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By Henry A. Barrios / The Californian
BY JAMES BURGER Californian staff writer email@example.com
The shirts read "I'm into S&N." They're swag for donors at the annual fundraiser for The Spay & Neuter Foundation, a small Bakersfield nonprofit dedicated to fixing the pets of low-income Kern County residents.
The fundraiser -- a boozy "pub crawl" through bars in downtown Bakersfield -- is a 20-something's answer to the more traditional wine-and-cheese event of the middle-aged set.
The group issued 116 vouchers for surgeries in 18 months and is bringing the crusade for animal welfare to a unique segment of the Kern County community.
But group leader Julie Nunes said its biggest impact may come from joining with other groups like hers -- old and new -- to push spay and neuter to the next level.
ENOUGH PEOPLE PUSHING THE ROCK
Many of those groups shared their stories with Kern County supervisors Leticia Perez and David Couch at a public meeting Tuesday night.
The county is offering up $250,000 in seed money for a spay-neuter program and Couch and Perez are hammering together a framework for spending the cash.
Nunes' group -- and their unique fundraising model -- got some attention.
"I like the pub crawl myself," Perez said.
More established groups like the Kern Humane Society, which funds thousands of $20 spay neuter vouchers a year through its thrift shop, have fought to promote the surgery as a population control for decades.
But Judi Daunell of the Friends of the Kern County Animal Shelters Foundation said it's great to have new groups like the Spay & Neuter Foundation throw their weight behind the work.
"The animal welfare people -- we've been pushing. But we were pushing against a big rock," she said. "Now there are enough people who've come to push. And the board has taken a shovel to the other side of the rock, so hopefully it will get moving."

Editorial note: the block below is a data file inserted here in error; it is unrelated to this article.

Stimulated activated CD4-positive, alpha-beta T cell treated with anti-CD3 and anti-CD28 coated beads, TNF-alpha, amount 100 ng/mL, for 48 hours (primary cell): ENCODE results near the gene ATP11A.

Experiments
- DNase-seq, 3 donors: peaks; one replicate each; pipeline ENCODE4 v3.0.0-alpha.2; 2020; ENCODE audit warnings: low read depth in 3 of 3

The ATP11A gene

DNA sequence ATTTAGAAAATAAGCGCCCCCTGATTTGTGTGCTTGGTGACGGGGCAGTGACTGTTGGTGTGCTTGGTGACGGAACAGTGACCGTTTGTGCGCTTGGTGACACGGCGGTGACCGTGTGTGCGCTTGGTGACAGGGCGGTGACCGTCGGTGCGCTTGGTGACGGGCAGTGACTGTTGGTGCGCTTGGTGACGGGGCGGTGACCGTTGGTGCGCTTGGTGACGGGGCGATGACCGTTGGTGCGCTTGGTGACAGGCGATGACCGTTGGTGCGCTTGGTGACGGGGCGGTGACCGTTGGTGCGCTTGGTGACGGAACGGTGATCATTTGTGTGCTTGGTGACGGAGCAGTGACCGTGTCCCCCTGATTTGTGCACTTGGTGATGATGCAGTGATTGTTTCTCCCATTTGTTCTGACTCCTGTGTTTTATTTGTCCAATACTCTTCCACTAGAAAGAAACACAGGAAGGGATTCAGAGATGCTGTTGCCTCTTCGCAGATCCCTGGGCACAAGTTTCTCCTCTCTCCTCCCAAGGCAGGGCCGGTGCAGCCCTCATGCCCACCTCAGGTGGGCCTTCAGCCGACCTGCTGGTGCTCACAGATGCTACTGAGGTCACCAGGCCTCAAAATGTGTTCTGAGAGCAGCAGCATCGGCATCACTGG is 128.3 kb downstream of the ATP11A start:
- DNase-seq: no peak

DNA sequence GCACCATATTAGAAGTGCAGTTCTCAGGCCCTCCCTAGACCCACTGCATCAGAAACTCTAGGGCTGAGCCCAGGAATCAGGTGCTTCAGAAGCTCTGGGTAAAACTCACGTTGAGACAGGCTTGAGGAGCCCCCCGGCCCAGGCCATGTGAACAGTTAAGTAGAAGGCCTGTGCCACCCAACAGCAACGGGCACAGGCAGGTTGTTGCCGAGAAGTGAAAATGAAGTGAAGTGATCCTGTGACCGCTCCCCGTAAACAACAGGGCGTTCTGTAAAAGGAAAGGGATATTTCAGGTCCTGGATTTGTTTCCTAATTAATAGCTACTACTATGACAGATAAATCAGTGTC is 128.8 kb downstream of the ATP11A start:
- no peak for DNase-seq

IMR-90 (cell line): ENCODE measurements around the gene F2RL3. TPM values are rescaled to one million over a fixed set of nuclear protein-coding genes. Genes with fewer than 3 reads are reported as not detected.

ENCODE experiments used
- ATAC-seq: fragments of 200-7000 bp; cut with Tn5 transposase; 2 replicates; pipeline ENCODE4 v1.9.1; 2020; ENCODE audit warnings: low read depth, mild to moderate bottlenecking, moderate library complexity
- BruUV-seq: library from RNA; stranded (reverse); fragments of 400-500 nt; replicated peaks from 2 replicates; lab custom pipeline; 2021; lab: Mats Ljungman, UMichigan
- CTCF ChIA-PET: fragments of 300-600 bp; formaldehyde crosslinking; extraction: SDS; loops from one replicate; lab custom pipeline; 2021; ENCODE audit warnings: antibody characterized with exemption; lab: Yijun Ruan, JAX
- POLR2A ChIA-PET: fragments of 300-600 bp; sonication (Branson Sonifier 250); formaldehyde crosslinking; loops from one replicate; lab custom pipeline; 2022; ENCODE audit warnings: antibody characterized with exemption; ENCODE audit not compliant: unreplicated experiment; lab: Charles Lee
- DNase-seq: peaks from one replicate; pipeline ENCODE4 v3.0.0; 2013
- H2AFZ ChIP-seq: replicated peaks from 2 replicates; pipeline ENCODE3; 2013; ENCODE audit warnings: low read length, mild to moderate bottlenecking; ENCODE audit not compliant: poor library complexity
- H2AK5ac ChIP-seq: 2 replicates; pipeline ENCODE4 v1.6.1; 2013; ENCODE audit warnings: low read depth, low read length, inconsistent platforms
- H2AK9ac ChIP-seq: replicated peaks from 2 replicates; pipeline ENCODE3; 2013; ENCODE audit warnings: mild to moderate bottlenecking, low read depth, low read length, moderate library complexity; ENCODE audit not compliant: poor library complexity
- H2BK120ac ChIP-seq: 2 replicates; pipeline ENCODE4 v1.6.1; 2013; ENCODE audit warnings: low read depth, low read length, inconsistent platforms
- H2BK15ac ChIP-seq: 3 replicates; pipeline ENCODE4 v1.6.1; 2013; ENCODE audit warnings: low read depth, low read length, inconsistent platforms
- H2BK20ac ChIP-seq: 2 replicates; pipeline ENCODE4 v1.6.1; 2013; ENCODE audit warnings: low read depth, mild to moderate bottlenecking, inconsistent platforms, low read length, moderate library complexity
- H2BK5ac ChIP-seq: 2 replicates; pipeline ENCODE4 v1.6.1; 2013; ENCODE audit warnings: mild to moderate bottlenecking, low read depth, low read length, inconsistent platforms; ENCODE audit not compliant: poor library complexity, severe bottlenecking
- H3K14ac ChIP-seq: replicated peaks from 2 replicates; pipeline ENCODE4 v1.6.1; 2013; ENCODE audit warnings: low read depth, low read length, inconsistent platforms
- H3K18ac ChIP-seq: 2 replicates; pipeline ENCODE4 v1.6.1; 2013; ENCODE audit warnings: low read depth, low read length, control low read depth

In Kern County, roughly 20,000 animals are euthanized annually because there aren't enough owners or enough room in city of Bakersfield or Kern County shelters to save them.
Spaying and neutering animals has proved to be the best way to reduce the population of unwanted animals that feeds the grim statistic.
Until recently, the only champions of the solution were pet lovers who stumbled their way into a life of animal advocacy.
"Anybody who gets involved in fostering, within five minutes gets overwhelmed by the sheer volume," said Daunell.
It doesn't take long to learn how many animals need homes -- or what happens to them if they can't find one.
"You start as a foster and rescue and then you get mad. The only clear way to make this stop is massive spay-neuter efforts," Daunell said.
And "massive" is where a new commitment to spay-neuter from local government can make the biggest impact.
Kern County has struggled to develop a spay and neuter plan for years.
The county funded its own vouchers. But it didn't focus on putting those vouchers in the hands of pet owners from neighborhoods that send the most unwanted animals to the shelter.
Now targeting those vouchers has become a priority.
At the Tuesday meeting, interim Kern County Animal Services Director Shyanne Shull shared three years of data on where county animals are coming from.
Most animals are from the Bakersfield metropolitan area. And more than half of those come from just three zip codes -- the 93306 and 93307 areas of east Bakersfield and the 93308 zip code in Oildale.
Couch and Perez called for $100,000 of the county cash to be targeted to those areas -- distributed by Kern County animal control officers.
But they also recommended money be flowed into outlying areas and set aside for partnerships with nonprofit groups.
When Perez called for a show of hands from supporters of the idea, the room filled with raised arms. The push for a partnership between the county and animal welfare groups is a good beginning, those supporters said.
But it is, Daunell said, just a start.
The county's commitment to fund spay and neuter will need to be an annual thing.
"I certainly hope that the board realizes that a one-shot deal isn't going to cut it," she said. "It needs to be a sustained effort."